Hi, I got some info from a lady on Craigslist who was selling this stuff. I asked her how she made it, I finally tried myself, and it worked!
1) Rip up junk mail, newspaper, etc and place in a zippered pillowcase cover or some other bag with a zipper. I wouldn't fill it more than half full. A cross-cut paper shredder might do the same thing.
2) VERY IMPORTANT (and I figured it out myself after a horrendous disaster): Use a safety pin to secure the zipper pull closed--Pin through the zipper pull to the cloth itself. Otherwise the bag may come open, spilling paper pulp in a huge huge mess that could potentially ruin your washing machine.
3) Put pillowcase(s) in washing machine. Run on a normal cycle. Add detergent and white vinegar (I do about 1/4-1/2cup) to help remove the inks. Most inks used these days are nontoxic, but getting some out makes it look better.
4) Option A: if you have a condensing dryer--also called a European-style dryer. I have this--my washing machine is one of those things that has one tub and does both washing and drying. The way it works is it mostly uses spinning to get the water out, and then a little bit of hot steam to get the rest out. They're used in European apartments, boats, RVs, and some apartments in the US. Mine cost me about $1800 but it was totally worth it for about a million reasons. If you have this dryer, just run the bags on a dry cycle and they'll be done.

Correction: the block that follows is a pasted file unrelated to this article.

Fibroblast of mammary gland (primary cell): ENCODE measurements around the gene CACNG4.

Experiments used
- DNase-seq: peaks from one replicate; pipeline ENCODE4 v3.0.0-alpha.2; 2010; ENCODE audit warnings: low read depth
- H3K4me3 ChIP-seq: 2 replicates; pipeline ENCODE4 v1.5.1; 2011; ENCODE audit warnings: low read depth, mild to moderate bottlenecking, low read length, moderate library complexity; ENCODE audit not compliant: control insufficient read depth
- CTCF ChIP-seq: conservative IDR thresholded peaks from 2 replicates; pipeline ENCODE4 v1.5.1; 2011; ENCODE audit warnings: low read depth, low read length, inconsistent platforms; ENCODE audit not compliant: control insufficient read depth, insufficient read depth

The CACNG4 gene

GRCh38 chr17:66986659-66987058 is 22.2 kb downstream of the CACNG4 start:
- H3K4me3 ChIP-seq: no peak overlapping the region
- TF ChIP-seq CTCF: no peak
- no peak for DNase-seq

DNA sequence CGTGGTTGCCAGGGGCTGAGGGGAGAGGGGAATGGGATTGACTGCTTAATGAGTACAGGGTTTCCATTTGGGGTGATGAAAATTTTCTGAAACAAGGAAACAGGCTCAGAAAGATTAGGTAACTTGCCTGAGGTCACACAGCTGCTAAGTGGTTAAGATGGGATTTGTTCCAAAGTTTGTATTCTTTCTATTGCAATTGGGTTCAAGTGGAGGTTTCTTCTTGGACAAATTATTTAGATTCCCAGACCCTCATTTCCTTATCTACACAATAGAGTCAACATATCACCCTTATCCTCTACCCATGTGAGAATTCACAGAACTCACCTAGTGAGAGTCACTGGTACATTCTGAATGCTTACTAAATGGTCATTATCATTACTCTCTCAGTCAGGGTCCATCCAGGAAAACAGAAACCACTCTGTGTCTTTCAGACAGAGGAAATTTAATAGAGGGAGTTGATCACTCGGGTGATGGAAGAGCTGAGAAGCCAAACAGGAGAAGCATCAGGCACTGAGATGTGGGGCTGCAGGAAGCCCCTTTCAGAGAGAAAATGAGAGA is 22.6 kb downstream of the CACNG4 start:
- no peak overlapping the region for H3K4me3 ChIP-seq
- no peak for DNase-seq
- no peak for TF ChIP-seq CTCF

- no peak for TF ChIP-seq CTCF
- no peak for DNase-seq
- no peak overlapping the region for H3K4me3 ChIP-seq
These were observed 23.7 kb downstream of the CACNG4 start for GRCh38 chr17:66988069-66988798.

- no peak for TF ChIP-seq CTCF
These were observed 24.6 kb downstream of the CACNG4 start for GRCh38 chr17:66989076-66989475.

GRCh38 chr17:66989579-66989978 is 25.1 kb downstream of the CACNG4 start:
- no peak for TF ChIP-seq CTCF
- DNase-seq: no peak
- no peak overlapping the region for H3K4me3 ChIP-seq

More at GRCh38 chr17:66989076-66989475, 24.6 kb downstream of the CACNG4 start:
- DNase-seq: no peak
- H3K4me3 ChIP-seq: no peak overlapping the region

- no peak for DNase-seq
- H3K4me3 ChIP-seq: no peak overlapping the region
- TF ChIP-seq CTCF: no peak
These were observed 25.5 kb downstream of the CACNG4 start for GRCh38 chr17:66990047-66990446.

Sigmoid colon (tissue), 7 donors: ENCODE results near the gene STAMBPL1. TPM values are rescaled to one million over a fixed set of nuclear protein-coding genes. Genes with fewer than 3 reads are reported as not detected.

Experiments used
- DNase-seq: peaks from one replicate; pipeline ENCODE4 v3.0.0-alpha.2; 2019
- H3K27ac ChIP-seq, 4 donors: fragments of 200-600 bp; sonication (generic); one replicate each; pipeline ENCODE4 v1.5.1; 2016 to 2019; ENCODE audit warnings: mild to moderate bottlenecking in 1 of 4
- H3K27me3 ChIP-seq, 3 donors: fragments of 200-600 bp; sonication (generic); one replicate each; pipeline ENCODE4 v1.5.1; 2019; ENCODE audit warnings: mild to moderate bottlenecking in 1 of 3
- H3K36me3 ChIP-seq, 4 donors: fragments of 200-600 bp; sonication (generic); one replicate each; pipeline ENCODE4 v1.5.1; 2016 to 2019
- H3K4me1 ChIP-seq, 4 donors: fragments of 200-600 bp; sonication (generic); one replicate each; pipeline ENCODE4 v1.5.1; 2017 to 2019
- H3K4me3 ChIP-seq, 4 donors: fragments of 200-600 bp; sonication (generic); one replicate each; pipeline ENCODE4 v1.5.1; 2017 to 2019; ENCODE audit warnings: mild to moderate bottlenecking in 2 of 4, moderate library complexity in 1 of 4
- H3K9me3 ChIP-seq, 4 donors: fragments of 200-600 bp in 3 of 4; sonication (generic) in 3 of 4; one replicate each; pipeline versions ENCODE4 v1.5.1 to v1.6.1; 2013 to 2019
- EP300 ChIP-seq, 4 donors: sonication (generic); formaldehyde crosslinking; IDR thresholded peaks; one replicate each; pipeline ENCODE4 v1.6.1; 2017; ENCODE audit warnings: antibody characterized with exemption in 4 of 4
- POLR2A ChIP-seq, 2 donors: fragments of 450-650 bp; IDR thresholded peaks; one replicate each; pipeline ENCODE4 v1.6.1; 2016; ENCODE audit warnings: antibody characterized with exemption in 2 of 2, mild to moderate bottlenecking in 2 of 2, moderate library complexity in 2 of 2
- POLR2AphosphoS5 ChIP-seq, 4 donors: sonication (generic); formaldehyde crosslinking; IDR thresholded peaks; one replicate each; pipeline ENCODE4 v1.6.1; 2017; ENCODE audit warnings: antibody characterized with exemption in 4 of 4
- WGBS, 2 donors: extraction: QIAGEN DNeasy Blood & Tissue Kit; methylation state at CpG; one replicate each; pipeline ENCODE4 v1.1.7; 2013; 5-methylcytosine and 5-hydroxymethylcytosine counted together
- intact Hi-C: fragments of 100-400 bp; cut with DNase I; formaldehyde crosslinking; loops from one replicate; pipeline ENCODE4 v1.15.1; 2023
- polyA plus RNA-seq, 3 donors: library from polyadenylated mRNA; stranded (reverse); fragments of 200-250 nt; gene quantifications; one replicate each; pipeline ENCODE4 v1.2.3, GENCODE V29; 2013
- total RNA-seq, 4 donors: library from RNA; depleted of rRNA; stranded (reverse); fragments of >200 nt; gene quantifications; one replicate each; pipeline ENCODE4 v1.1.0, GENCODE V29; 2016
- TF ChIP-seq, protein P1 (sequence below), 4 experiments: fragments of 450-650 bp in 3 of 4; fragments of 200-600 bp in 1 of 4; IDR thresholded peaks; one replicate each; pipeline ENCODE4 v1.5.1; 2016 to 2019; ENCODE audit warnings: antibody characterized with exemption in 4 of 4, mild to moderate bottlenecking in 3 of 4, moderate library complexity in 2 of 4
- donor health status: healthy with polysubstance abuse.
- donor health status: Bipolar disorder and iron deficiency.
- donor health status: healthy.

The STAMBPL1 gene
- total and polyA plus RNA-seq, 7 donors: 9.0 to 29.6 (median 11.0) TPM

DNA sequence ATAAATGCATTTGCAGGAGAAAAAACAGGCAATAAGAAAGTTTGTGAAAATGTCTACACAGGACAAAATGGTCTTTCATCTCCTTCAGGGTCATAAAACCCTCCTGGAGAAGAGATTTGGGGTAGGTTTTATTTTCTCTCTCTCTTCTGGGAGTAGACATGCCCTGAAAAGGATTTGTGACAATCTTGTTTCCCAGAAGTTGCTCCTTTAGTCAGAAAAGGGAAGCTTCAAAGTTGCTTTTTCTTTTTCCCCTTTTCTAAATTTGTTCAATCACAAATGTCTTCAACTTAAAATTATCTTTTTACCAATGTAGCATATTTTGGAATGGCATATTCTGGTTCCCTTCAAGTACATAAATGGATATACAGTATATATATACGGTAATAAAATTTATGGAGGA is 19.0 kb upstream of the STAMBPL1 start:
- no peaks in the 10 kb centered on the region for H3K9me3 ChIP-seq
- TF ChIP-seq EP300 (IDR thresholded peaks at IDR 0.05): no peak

Option B: If you have a traditional hot air dryer--the kind that has a vent, sometimes runs on gas (sometimes electric)--it has a lint screen, etc etc, I don't know if you can use it to dry your pulp. I worry that it might burn the pulp. You can try it, watching closely for fire (perhaps on a low-heat setting?), and report back here. Other option is to spread the pulp out on a large area (countertop, an old window screen) and let it air dry. You can speed it up a little by putting it on a baking sheet in the oven at its lowest setting--again, watch for burns.
5) Break apart the larger chunks, and use!
Some people add baking soda before they dry it to absorb odor, but I haven't tried that yet. It's a bit dustier than traditional Carefresh and the chunks aren't as uniform or fluffy, but it's nearly free and if you have a European washer/dryer, it's easy as doing a load of laundry.
It's hamster approved!